The German government reportedly disclosed the case involving the Czech Republic case to an MP
The Czech Republic has confiscated at least one car with Russian license plates under Brussels' controversial rules, the Russian newspaper Izvestia reported on Monday, citing information from the German government.
Last month, the EU instructed member states to investigate Russian-registered private vehicles on their soil as potentially violating the bloc's sanctions against trade with Russia. Most member states bordering the country have since banned such cars altogether, with some even considering confiscating those inside their borders.
The Czech Republic has reportedly impounded at least one vehicle with Russian license plates. The German federal government shared this information with an MP, who inquired into how his nation and other members of the EU have implemented the restrictions.
Izvestia said it obtained the response given on September 21 to Eugen Schmidt, a member of the opposition Alternative for Germany (AfD) party. No details about the reported seizure were offered.
The Czech government publicly said it did not intend to confiscate Russian cars after the EU guideline was released.
"We will not confiscate goods and cars from Russian citizens in the internal market because they have already been cleared to be in the EU territory," Czech Minister for European Affairs Martin Dvorak said at the time.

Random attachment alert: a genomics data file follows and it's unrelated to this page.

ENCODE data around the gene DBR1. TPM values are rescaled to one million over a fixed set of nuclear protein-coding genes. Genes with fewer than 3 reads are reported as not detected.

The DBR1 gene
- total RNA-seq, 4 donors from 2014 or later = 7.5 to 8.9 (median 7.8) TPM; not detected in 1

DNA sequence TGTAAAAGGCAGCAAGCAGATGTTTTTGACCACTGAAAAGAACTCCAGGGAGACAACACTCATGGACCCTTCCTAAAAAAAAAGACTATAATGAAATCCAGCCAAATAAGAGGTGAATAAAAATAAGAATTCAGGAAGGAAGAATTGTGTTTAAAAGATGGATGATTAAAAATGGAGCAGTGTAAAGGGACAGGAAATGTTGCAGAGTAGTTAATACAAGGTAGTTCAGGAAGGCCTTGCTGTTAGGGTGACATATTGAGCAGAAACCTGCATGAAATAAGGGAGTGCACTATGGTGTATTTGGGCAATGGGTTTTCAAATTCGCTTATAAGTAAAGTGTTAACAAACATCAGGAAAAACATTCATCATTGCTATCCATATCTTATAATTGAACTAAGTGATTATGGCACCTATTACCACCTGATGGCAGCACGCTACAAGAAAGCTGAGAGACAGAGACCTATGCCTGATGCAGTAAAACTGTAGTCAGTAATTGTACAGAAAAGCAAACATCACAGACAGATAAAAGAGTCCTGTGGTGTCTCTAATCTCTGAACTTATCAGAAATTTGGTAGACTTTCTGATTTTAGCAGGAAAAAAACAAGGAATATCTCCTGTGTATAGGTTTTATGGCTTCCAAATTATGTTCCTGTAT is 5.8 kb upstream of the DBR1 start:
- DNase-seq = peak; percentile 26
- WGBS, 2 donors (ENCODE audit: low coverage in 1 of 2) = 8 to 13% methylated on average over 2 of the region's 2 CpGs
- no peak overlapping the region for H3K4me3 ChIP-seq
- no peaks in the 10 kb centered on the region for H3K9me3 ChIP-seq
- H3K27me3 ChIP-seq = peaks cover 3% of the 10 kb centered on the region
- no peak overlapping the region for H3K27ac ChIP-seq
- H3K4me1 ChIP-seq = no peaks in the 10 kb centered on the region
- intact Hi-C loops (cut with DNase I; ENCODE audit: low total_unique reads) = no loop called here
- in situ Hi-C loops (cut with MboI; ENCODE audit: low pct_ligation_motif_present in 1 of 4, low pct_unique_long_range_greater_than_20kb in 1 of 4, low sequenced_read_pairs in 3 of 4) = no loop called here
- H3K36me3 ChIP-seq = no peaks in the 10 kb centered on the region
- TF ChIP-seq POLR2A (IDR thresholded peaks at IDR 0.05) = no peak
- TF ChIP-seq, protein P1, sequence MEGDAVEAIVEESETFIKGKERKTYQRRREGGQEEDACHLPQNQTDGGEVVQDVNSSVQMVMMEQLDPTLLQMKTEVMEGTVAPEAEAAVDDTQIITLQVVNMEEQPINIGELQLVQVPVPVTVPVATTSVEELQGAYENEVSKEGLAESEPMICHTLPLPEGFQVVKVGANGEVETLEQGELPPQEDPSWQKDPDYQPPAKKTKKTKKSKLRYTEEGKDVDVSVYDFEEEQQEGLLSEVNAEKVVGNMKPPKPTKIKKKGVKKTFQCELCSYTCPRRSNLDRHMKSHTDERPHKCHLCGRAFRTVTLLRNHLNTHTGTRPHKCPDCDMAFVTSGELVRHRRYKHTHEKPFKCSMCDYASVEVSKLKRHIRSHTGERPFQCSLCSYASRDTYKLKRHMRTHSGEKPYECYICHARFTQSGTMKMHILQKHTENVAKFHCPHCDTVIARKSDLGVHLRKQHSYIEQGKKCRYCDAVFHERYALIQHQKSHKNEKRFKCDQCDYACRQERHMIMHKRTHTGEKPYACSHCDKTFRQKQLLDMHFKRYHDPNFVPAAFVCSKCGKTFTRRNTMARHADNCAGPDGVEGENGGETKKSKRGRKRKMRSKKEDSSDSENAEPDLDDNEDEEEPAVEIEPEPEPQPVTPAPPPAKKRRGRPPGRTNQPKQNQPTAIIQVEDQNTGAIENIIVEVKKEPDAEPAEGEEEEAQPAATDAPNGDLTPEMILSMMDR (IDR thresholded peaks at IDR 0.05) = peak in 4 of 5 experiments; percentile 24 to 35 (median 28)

Customs chief Hana Prudicova said her nation may be required to enforce sanctions on Russian goods if they arrive by air. But otherwise, "it is obvious that these vehicles should not enter the territory of the Czech Republic at all," she explained.
The EU introduced stringent trade restrictions against Russia in response to the Ukraine crisis. Germany was among the first countries to embrace an interpretation that provided legal grounds for seizing Russian cars, with the initial cases reportedly occurring in May.
The EU guidelines at first called for rigorous examination of various goods carried by Russian travelers, even extending to their clothing and personal care items. However, Brussels later acknowledged that personal belongings presented a minimal risk of sanctions evasion.
Moscow has blasted the seizure threat as an example of the EU's "racism" towards Russian citizens. Finland, a neighbor of Russia that has banned Russian cars, has acknowledged that such measures do "hurt normal people," as Foreign Minister Elina Valtonen explained.
"I don't think we have a choice," she said, claiming that Russians must realize that the Ukraine conflict "comes with a price."